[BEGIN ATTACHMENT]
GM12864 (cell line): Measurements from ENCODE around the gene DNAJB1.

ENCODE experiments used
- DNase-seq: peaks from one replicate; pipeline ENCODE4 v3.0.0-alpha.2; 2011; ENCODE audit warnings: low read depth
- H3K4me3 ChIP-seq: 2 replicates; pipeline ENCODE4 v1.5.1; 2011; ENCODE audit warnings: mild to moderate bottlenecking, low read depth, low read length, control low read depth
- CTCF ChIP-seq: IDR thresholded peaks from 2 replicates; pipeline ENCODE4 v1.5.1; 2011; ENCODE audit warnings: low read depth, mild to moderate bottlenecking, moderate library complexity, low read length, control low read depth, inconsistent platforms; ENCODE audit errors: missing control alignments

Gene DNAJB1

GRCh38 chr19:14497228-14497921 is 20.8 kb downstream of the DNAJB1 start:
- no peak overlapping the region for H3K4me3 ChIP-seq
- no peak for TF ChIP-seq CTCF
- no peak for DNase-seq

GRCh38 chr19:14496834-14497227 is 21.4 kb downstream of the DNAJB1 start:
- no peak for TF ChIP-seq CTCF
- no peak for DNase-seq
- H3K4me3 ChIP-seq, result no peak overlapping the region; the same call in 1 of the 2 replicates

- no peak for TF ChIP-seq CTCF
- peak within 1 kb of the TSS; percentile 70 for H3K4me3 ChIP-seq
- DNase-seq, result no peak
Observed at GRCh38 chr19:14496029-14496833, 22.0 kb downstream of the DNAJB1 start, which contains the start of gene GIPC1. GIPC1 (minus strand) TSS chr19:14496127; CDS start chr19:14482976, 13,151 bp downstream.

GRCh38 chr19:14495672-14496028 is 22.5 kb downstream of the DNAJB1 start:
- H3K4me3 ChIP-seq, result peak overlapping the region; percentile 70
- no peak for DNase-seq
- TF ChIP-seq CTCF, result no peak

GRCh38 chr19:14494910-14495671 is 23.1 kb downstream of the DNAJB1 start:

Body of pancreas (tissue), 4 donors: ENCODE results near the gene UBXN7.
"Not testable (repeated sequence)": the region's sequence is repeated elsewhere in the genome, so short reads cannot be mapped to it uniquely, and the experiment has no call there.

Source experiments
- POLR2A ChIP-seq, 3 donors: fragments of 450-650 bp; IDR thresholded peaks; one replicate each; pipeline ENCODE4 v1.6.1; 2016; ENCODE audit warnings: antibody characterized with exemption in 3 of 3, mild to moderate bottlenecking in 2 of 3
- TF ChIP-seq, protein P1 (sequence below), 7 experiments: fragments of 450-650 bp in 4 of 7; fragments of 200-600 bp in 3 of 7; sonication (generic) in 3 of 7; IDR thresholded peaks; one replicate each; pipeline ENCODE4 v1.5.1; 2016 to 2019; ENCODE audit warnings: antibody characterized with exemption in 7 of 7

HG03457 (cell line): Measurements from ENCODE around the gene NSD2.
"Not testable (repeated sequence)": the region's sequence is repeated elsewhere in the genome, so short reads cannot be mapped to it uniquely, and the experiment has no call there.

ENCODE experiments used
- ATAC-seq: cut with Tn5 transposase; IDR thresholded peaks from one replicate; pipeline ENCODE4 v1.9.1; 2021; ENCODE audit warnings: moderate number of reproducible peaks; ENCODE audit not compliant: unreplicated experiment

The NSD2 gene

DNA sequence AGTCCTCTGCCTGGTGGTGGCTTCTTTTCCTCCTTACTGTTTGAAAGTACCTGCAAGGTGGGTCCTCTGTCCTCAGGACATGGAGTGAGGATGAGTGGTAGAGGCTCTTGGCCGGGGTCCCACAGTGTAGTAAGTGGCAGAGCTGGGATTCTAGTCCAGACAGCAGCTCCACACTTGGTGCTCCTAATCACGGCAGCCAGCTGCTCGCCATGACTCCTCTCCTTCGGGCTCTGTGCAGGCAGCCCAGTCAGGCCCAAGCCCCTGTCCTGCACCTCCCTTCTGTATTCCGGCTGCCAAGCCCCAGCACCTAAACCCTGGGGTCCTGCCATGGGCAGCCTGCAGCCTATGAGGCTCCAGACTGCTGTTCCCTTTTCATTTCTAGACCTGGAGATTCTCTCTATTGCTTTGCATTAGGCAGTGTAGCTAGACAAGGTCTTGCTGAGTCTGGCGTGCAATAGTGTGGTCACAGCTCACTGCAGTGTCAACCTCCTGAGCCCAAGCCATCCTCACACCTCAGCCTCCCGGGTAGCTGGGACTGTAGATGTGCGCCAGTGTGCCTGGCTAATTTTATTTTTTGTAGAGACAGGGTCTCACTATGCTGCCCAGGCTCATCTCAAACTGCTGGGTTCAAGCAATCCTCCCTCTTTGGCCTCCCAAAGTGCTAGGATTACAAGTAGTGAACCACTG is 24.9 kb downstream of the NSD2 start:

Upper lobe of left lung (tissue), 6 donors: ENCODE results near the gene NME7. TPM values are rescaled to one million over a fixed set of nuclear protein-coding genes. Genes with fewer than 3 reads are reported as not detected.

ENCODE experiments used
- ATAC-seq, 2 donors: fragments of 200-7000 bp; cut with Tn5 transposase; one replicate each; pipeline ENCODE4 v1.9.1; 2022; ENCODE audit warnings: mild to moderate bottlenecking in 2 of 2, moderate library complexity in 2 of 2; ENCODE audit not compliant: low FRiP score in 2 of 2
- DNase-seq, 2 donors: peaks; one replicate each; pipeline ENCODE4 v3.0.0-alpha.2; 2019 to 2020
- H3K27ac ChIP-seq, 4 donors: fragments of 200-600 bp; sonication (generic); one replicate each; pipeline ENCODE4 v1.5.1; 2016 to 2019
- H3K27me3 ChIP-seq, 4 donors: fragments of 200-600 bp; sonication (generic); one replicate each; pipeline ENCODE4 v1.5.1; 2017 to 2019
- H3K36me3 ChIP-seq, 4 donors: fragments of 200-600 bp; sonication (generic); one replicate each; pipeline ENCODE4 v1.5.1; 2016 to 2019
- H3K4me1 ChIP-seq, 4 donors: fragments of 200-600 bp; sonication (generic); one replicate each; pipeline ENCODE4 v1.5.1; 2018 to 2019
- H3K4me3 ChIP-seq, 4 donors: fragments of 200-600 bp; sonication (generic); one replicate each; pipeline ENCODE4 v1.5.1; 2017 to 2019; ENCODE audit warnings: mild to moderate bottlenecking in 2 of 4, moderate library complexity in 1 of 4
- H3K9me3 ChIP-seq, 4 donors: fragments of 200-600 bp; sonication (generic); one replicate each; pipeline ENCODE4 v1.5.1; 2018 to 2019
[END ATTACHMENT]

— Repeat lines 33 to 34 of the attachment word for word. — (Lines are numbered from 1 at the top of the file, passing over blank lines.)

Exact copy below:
The NSD2 gene

DNA sequence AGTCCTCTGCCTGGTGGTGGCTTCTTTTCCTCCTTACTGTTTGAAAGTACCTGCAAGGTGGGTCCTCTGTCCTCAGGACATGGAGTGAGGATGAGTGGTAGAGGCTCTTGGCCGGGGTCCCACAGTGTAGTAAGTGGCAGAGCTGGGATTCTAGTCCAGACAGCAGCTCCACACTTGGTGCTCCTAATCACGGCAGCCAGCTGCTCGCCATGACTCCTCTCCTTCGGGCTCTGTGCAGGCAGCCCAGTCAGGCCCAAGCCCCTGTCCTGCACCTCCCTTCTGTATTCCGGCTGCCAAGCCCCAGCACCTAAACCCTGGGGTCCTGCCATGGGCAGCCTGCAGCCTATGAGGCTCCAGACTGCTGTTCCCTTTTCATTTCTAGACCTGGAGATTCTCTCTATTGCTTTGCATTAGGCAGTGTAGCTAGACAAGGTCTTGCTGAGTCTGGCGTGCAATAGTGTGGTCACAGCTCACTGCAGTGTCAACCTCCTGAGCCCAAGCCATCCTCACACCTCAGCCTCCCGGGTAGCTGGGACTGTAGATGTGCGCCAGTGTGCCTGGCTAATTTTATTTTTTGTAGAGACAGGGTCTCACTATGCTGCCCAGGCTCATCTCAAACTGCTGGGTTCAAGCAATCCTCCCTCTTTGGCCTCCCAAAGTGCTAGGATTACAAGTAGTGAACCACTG is 24.9 kb downstream of the NSD2 start: